Before you can use Elasticfox, you'll need to configure your Amazon Web Services credentials. Click on the Credentials button in the upper left of the screen, which should bring up a dialog where you can enter your Access Key and Secret Access Key and give your account a name. Enter those, click Add and then click Close.
The next step is to configure a key pair for use when starting up instances. This public / private key pair will allow you to log in as root to a new instance generated off of a public machine image without the use of a password. Click on the KeyPairs tab and then on the green "Create a new key pair" button. Give this new key pair a name and choose a location to save your private key. Click on the Tools icon in the upper right to set the location of the key on your local file system. Change the SSH Key Template field to be something like
changing the middle part of the path to reflect where you actually placed the key file.
That should take care of setting up your tools, now to configure an instance.
Setting up a security group
The first step is to set up a security group. A security group acts like a configuration file for a firewall. It lets you set which ports are open to the world and which are closed.
Click on the Security Groups tab, then on the green plus button to add a new group. Give it a name and description. Select that new group (as this is a browser plugin, you may need to hit the blue refresh icon to see the new group in the list).
By default, all ports are closed, so we'll want to open up the ones we'll use. In the "Group Permissions" section of the window, click on the green checkmark to bring up a dialog asking which ports you'd like to open. Choose the TCP/IP protocol, set a port range of 22 to 22, and click Add. This will open up port 22, necessary if you want to have SSH access to your instances. Repeat the process for port 80 (HTTP) and, if desired, port 443 (HTTPS).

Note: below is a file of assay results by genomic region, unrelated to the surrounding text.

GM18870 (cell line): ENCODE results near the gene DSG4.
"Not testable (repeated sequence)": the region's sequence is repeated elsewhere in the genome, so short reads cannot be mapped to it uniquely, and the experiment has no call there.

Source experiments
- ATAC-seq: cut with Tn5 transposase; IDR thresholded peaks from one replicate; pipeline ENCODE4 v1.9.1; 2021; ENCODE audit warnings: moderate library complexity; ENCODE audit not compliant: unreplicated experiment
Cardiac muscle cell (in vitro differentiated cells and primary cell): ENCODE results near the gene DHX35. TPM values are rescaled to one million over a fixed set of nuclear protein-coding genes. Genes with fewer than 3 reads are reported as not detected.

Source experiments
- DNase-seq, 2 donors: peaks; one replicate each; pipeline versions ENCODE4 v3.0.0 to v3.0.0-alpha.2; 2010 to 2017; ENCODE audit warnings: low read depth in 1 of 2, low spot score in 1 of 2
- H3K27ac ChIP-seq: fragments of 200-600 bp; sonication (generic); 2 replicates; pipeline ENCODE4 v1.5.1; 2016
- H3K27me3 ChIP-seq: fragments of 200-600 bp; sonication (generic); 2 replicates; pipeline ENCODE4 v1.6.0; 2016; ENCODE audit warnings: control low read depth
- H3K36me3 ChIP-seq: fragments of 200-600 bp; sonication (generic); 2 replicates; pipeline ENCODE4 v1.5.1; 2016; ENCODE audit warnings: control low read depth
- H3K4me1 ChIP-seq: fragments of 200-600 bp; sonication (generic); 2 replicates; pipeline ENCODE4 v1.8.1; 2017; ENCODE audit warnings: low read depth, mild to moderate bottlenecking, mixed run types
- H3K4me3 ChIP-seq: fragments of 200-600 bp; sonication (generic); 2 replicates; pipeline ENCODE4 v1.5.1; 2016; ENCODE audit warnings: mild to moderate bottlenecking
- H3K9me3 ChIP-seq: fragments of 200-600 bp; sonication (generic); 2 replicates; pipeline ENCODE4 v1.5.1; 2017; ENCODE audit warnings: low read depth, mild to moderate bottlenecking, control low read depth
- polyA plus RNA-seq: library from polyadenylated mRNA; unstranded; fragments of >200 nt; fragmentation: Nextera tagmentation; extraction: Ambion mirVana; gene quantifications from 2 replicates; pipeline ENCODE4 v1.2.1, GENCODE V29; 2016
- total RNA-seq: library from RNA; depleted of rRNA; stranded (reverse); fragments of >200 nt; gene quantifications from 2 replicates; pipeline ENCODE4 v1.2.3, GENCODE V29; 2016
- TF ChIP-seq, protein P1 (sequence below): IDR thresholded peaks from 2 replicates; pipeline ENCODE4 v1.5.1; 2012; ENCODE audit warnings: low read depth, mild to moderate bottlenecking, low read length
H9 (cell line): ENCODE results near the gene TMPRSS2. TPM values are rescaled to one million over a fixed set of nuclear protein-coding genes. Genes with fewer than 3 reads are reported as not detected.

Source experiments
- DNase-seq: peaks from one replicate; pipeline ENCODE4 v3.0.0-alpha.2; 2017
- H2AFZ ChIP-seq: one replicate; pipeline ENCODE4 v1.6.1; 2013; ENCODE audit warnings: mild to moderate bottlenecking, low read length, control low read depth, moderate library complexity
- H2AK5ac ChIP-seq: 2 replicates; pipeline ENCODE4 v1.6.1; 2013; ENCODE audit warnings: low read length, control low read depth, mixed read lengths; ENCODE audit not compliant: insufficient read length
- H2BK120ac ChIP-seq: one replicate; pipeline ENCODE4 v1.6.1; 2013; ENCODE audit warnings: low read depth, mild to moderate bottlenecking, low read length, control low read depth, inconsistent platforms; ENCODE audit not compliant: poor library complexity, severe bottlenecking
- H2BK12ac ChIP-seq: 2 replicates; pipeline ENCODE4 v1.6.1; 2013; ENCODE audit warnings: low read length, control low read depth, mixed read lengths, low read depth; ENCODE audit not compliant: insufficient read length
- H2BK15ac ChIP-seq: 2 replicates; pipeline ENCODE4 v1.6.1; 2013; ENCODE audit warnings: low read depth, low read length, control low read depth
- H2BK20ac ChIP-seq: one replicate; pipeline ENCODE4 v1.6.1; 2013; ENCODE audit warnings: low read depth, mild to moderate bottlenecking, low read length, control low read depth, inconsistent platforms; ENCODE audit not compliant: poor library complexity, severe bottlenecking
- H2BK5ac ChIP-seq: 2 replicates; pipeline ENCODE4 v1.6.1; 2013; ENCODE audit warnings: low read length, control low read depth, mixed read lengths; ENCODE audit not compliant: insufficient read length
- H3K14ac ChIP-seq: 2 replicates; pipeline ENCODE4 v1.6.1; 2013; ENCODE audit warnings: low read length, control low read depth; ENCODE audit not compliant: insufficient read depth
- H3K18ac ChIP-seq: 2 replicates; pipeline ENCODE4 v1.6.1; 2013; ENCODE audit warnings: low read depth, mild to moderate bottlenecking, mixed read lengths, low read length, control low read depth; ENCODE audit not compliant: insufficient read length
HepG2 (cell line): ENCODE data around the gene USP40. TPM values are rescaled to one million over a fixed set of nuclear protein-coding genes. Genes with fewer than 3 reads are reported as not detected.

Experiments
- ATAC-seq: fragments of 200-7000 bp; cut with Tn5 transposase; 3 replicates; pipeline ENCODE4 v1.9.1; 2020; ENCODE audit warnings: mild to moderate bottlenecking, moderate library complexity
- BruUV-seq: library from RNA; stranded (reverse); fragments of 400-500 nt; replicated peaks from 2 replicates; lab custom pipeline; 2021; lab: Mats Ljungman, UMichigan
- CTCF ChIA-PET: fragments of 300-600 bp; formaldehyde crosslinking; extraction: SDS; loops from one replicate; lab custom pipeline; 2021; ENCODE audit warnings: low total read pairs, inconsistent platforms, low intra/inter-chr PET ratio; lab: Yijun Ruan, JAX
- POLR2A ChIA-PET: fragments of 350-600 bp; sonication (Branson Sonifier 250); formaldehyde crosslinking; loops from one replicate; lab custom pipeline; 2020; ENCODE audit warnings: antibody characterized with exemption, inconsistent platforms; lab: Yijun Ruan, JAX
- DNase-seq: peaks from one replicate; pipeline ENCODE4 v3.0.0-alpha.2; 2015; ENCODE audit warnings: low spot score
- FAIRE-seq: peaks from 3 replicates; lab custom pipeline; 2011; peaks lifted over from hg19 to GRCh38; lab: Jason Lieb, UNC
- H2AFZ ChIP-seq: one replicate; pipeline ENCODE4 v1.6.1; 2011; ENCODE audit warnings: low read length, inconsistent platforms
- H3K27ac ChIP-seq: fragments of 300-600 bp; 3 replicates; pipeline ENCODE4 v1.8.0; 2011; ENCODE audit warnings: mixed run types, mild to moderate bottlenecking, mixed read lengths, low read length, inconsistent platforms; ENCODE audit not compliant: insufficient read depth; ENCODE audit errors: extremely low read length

Creating a persistent storage volume
As I said earlier, the addition of persistent storage to EC2 is what makes hosting a website on the service practical. To create a persistent store, first click on the Volumes and Snapshots tab, then click on the green plus button. Choose a size for your volume (I went with 1 GB, because I didn't have a lot of data to store) and an availability zone.
Availability zones are basically Amazon data centers. Currently there are three of them, all on the east coast of the U.S. Remember what availability zone you picked here, because you'll need to select that same zone when starting your instance. An instance can only mount a persistent storage volume existing within the same data center.
Starting and configuring your instance